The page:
WALL STREET--THIS WORLD OR THE NEXT?
Those pundits vainly forcasting a stock market decline have become close kin
to the religious stalwarts who grimly predict the end of the world.
Everyone knows both are coming, but getting the right date seems to lie
beyond human intelligence.
I am, or was, a physicist. The so-called laws of physics are never
repealed. We use a lovely two-dollar word to describe their behavior by
calling them invariant. They never vary, hold time after time and, when
they don't, it is due to a circumstantial conditional change of which we
are unaware. Look for it, and it is always there.
In contrast, the "laws of economics" do not behave in the same way.
Economics is not a hard science and it is significantly influenced by human
perception, a subjective and imperfect assembly of observations,
half-truths, and emotions. Homo sapiens may believe it is an intelligent,
sensible, and logical animal, but we are little more than cerebrally skewed
primates. Emotions such as greed and childish anticipation often
predominate over good sense, and the ensuing speculation triggers the herd
instinct of great numbers of traders, institutional fund managers and stock
analysts. All of them buy and forecast still higher prices. This tide
becomes a self-fulfilling prophecy.
It is terribly hard to swim upstream against that prevailing current, and
few dissenters attempt it very long. After a while, they just wear long
faces and ruin promising careers by uttering mumbo-jumbo about fundamentals,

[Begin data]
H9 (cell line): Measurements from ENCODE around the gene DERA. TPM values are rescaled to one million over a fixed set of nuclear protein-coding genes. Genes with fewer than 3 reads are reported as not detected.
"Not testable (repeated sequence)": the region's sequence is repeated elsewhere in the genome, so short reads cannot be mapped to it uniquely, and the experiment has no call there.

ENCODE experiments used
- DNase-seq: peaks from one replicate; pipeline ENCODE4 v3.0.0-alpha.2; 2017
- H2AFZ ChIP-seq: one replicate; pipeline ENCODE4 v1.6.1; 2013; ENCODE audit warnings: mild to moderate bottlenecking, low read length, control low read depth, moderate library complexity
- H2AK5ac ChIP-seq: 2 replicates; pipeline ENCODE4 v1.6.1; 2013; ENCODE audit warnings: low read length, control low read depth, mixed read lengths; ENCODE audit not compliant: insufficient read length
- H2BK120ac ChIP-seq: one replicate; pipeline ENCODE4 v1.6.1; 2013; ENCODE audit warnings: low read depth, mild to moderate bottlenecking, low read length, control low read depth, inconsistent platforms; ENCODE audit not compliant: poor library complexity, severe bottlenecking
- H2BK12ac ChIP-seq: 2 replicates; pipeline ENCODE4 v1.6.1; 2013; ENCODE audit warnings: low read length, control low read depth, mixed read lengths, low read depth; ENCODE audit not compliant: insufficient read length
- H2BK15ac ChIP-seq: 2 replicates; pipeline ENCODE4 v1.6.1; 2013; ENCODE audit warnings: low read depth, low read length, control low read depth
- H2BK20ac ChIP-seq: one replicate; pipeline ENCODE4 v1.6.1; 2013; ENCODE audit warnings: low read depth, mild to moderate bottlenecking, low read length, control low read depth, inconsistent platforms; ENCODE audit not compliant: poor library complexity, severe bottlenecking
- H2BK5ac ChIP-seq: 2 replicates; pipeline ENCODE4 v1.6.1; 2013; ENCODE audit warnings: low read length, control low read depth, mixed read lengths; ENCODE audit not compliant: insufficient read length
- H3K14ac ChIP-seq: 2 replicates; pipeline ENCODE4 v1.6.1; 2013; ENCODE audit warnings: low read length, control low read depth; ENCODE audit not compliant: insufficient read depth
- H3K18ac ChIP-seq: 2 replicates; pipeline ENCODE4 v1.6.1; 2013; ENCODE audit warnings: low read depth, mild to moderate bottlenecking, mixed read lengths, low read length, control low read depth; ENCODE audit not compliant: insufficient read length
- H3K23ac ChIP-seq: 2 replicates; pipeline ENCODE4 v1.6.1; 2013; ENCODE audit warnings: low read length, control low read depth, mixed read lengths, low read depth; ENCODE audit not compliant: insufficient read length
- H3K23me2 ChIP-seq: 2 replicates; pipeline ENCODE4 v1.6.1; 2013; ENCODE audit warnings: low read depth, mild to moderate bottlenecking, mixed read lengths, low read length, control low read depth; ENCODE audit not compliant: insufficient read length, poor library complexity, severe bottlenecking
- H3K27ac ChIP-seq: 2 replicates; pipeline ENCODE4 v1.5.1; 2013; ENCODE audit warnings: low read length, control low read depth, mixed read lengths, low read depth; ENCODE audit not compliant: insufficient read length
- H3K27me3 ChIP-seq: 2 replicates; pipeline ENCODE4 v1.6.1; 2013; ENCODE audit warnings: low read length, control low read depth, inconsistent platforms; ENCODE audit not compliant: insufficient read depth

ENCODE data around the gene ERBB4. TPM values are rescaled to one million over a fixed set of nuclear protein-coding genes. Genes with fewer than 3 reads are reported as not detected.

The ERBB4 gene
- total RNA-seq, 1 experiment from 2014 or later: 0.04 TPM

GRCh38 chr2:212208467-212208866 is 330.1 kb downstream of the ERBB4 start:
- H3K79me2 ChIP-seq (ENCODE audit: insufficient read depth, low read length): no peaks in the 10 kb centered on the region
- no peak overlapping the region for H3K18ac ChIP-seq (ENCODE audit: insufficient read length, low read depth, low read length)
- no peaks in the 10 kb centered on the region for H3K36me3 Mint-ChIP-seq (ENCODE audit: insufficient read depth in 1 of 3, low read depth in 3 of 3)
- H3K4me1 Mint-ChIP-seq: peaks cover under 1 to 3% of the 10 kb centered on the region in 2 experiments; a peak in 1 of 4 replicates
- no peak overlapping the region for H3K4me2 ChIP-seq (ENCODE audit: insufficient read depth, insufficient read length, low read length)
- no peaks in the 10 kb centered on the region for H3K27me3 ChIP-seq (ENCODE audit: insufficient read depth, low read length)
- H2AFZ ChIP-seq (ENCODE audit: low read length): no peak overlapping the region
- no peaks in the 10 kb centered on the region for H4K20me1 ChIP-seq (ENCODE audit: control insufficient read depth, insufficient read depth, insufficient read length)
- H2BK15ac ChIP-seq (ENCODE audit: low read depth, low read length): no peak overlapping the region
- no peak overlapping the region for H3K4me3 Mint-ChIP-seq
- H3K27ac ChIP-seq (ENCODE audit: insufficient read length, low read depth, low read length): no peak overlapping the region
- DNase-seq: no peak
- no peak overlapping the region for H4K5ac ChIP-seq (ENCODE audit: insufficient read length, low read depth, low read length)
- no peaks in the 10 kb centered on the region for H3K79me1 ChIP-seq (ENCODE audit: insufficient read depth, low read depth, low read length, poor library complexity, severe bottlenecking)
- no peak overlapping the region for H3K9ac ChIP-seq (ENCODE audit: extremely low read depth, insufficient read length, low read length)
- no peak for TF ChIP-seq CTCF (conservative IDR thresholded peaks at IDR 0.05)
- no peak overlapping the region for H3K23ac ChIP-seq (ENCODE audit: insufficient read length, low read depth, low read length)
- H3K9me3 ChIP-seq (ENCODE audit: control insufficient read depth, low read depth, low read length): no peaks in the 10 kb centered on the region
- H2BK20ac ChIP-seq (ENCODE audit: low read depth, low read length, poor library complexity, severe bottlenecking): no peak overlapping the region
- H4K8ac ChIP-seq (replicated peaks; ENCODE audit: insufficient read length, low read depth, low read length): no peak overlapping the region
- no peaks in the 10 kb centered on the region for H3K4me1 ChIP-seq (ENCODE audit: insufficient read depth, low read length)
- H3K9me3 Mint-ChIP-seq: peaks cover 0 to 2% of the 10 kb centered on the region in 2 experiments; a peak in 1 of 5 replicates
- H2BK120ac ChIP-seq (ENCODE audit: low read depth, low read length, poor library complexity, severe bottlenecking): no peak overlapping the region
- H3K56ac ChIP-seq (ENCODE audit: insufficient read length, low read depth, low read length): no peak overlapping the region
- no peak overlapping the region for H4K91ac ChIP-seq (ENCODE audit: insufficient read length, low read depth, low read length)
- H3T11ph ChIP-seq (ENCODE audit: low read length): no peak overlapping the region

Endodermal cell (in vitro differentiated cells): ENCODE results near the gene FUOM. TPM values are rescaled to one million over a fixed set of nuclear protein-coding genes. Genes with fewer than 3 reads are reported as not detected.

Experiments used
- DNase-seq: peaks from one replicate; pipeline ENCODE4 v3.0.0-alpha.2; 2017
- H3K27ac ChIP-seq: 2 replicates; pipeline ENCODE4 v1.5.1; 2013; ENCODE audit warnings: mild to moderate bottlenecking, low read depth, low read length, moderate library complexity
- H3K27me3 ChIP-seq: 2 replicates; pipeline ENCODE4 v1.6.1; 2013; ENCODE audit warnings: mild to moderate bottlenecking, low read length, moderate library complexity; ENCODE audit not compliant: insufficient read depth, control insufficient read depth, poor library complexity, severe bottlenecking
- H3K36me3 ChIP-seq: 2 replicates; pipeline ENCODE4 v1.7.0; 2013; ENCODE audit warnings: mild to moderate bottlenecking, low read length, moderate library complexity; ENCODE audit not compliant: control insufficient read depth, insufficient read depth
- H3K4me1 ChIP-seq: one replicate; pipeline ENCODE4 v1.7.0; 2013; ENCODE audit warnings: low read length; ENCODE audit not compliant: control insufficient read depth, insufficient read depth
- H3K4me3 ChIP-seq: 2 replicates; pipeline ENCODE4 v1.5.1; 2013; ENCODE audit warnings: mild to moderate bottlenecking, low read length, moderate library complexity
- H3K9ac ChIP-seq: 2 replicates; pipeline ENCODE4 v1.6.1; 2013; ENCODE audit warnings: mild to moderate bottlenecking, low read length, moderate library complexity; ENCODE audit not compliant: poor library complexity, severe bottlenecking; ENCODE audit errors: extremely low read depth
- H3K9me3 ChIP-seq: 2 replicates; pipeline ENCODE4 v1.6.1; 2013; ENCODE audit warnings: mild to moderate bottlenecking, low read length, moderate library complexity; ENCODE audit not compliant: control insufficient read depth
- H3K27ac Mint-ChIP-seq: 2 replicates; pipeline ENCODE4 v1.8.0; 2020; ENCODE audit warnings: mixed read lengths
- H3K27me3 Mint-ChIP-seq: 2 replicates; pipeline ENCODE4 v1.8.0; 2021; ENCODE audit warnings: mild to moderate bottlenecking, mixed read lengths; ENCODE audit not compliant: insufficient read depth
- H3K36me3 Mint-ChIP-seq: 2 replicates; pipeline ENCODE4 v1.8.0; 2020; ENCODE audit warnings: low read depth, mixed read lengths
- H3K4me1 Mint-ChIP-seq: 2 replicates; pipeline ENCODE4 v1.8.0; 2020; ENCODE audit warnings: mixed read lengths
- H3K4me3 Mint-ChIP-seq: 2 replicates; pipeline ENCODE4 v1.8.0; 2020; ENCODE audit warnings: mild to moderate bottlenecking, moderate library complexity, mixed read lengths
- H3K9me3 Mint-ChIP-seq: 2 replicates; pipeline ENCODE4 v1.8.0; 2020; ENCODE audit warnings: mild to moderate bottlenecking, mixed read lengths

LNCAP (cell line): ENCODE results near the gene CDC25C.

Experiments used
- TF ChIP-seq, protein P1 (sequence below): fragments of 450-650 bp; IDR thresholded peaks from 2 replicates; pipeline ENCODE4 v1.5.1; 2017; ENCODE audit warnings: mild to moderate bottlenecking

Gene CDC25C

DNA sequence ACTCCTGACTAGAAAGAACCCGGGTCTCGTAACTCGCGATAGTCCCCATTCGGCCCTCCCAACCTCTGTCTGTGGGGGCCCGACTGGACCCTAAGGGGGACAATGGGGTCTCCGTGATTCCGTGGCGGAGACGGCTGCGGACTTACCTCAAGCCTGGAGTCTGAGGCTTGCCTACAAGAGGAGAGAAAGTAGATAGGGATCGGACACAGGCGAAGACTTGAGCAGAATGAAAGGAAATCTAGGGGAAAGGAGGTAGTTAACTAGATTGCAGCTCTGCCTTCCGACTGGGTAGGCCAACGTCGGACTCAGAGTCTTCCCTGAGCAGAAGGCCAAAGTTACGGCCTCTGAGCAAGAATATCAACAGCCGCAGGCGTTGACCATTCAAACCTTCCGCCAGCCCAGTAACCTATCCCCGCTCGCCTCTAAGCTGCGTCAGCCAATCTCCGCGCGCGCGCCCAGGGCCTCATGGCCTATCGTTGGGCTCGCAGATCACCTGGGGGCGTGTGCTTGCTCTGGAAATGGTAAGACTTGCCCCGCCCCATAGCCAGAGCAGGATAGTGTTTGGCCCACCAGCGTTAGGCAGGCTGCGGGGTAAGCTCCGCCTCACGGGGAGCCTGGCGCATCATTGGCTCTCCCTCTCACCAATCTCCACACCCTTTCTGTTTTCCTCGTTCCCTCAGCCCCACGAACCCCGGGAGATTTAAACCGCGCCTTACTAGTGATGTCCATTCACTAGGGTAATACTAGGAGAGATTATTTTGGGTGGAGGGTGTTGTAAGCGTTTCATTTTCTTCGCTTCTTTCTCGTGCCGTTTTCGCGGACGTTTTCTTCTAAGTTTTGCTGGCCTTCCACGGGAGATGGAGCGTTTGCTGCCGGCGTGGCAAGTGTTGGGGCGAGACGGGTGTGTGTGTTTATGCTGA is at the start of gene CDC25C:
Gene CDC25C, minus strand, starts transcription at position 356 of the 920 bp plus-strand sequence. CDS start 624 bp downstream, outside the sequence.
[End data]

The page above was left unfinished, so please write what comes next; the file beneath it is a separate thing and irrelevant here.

price to earnings ratios, and dividend to stock price valuations. Then they
slowly fade away. The ancient Greeks, who were at least honest about
things, made it a point to consult seers.
The truth is that clairvoyance will beat analysis any day.
My old service buddy, who has been a stock broker since he left the navy,
and who has always had whatever little was mine to invest, made the
following observation the other day. His comment on the purchase of Salomon
Brothers Investment Brokers by the Travelers Company was pungent. "Years
ago banks sold at a multiple of around one and a half times book value. Now
they sell for two and a half or even three times book value. But the
companies are buying them with inflated stock, which is selling at 18 or 20
times earnings, instead of the historical 8 or 9 times earnings.They pay top
dollar, in this case $9B, but with cheap, over-valued stock. Overall, the
selling price is about right. But any little investor buying that stock
with his own cash is paying far too much for it."
The huge debacles of the financial past, two of which were called the Great
South Sea Bubble and the Holland Tulip Craze, were caused by rampant
speculation and a fascinating philosophy called "The last man out." Most of
the investors knew these stocks lacked fundamental value, but were convinced
they would be able to ride the speculative and irrational rise in stock
prices to a profit, then sell while ahead, leaving the last man out to bear
the loss. Many of them actually did make fortunes this way, yet later
re-invested them to make still more. They constituted the large crowd of
last men out who were ruined.
What is the fundamental difference between a few men with deep religious
convictions who so fervently want to believe the world is going to end that
they stand on street corners telling us the precise date, and avaricious
traders who delude themselves into believing the last man out theme? It is
really very simple. The former are sure a reckoning is imminent, while the
latter believe it will never come!
Sam Orr firstname.lastname@example.org